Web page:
Better reference that happens more often: saying "an historic" or misusing a/an in any of these contexts. The most frustrating part is they think they are being clever for remembering the exception, which is to use "an" before the letter h. This is not actually the exception! Worst offenders are usually news reporters.

Lafayette IN

I lived in Lafayette for 6 years while going to Purdue. Despite its MANY faults, it does have an excellent public transit system due to 40,000 college students. You can get within .5 miles of almost any place in the city using Bus.

Freedom?

I found the statement of Paul F. Tompkins, regarding the "sense of freedom", bizarre. I drive. I do not feel freedom when I get behind the wheel. I feel responsibility-- knowing that breaking concentration for even a few seconds can mean a difference of life and death, not just for me, but for strangers I've never met who had no choice in the matter. I don't even have the freedom to look to the side and examine something interesting to my liking-- I can only glance and try to get an impression.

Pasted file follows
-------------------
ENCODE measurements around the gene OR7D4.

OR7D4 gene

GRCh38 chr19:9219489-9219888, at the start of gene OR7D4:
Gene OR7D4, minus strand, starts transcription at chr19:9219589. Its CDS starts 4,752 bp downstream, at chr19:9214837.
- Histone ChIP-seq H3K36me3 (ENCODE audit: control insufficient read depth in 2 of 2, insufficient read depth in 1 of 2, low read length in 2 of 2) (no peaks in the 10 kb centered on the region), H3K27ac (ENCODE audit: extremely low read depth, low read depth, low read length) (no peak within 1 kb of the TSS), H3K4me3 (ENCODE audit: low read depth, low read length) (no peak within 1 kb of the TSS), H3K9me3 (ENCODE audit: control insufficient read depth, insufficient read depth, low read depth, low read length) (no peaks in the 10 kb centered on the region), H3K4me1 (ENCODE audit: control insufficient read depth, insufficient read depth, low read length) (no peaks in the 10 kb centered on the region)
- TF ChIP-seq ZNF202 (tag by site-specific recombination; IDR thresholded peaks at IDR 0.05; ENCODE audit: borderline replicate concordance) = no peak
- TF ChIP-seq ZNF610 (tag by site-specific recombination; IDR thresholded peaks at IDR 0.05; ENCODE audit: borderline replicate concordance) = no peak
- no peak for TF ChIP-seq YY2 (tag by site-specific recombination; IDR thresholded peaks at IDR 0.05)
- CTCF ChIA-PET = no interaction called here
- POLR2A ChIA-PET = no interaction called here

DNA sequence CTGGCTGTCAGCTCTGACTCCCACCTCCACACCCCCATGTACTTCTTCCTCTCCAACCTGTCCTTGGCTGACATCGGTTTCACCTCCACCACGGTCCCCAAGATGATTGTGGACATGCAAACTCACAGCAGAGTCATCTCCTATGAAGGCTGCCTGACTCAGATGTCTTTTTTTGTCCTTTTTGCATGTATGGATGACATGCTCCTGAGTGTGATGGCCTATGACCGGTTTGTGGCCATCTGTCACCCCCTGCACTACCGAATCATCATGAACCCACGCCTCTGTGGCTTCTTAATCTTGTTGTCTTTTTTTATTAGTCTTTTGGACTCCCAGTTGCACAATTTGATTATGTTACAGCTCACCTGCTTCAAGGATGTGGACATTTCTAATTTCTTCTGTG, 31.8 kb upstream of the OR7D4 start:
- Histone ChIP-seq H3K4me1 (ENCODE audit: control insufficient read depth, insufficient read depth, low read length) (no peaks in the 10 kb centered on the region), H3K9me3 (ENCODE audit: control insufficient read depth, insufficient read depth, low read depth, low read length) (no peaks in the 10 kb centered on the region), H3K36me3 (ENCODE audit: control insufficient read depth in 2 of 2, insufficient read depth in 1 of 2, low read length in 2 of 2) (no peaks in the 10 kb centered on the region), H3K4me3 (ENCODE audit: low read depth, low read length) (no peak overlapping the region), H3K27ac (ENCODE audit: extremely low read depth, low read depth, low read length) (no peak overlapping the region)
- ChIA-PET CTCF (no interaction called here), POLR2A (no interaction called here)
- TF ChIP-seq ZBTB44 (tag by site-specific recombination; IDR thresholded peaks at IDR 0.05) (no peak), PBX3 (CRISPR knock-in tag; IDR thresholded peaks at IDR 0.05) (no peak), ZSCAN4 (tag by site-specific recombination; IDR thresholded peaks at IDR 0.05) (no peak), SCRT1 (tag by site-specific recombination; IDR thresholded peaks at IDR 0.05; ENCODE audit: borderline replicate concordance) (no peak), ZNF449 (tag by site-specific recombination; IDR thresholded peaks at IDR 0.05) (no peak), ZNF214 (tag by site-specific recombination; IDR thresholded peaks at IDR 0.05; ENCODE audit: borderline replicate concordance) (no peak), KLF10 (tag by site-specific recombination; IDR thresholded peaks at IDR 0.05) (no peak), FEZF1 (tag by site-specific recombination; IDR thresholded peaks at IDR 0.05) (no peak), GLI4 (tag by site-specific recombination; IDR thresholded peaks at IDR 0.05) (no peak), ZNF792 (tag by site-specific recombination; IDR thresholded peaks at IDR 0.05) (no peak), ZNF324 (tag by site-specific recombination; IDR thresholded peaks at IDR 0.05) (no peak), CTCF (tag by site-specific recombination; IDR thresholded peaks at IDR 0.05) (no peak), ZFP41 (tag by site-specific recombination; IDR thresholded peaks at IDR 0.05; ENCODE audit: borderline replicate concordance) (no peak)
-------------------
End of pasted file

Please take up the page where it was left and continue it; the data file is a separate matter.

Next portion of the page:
Certainly there's a great deal of convenience and utility to driving. There is even excitement. But there's not much freedom.

Freedom is when I turn the key, leave the car, and am again at leisure to do whatever it is I actually want to do.

I think that if you have been

I think that if you have been reliant on public transportation or getting someone you know to drive you in the past, you're reliant on the timetable, the wait and other people's time. That might be fine if you've planned everything out ahead of time, but what if you decided, on a whim, you wanted to check out some fancy cafe that is miles away?

I think that is where part of the freedom is: knowing that you are able to just 'go out' and do something without having to check on a timetable of sorts or be reliant on others. It's partly the spontaneity that allows for that freedom, but also in some way, driving around with minimal traffic on good scenic routes does provide a sense of serenity.